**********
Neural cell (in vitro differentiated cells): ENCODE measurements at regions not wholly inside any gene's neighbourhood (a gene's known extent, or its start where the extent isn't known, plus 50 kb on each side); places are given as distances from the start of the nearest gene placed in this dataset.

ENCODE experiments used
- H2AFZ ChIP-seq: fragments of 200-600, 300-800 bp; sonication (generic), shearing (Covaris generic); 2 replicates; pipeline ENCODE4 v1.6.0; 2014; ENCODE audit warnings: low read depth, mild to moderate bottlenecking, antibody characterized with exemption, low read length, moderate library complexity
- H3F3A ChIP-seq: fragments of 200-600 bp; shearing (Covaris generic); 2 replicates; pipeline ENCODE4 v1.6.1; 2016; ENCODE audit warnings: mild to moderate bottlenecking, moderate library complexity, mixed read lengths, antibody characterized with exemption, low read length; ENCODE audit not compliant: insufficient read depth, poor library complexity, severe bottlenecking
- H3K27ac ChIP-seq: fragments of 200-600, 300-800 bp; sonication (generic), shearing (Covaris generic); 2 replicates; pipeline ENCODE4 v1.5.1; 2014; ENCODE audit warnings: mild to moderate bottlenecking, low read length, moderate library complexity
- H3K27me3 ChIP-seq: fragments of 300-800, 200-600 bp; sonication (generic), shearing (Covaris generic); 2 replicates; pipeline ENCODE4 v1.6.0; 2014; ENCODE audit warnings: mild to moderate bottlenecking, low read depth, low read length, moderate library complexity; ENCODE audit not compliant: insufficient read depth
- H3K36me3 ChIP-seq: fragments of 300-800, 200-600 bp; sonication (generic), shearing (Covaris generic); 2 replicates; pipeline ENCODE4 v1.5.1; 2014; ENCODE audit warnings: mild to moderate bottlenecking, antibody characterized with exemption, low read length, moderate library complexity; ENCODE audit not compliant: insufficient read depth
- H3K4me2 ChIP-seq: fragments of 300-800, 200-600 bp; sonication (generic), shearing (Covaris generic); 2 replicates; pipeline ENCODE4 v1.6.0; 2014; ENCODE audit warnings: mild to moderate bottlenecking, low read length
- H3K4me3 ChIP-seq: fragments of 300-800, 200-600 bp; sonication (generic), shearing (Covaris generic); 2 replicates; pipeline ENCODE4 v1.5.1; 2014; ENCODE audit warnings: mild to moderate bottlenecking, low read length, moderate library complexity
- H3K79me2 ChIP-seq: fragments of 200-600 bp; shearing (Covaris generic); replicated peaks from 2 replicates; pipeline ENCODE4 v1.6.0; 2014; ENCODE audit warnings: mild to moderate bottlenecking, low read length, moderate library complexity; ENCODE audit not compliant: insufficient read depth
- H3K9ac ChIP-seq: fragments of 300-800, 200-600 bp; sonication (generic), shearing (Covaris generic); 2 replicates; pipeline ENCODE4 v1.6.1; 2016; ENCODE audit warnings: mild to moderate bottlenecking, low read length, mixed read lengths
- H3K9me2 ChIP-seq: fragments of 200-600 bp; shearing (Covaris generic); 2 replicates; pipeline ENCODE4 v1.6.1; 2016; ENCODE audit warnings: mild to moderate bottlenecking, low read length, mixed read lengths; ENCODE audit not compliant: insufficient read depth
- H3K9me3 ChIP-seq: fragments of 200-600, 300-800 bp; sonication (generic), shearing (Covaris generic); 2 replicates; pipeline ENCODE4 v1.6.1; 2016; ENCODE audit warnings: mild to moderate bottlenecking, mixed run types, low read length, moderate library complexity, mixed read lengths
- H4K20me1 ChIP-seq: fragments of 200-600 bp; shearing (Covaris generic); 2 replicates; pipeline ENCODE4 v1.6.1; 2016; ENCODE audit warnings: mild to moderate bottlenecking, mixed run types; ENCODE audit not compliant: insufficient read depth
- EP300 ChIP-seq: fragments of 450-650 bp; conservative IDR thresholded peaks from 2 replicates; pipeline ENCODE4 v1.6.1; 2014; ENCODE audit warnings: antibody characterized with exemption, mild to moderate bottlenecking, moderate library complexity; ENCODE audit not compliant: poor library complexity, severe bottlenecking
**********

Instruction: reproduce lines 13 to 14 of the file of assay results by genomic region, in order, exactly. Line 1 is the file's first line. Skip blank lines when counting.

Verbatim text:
- H3K9me3 ChIP-seq: fragments of 200-600, 300-800 bp; sonication (generic), shearing (Covaris generic); 2 replicates; pipeline ENCODE4 v1.6.1; 2016; ENCODE audit warnings: mild to moderate bottlenecking, mixed run types, low read length, moderate library complexity, mixed read lengths
- H4K20me1 ChIP-seq: fragments of 200-600 bp; shearing (Covaris generic); 2 replicates; pipeline ENCODE4 v1.6.1; 2016; ENCODE audit warnings: mild to moderate bottlenecking, mixed run types; ENCODE audit not compliant: insufficient read depth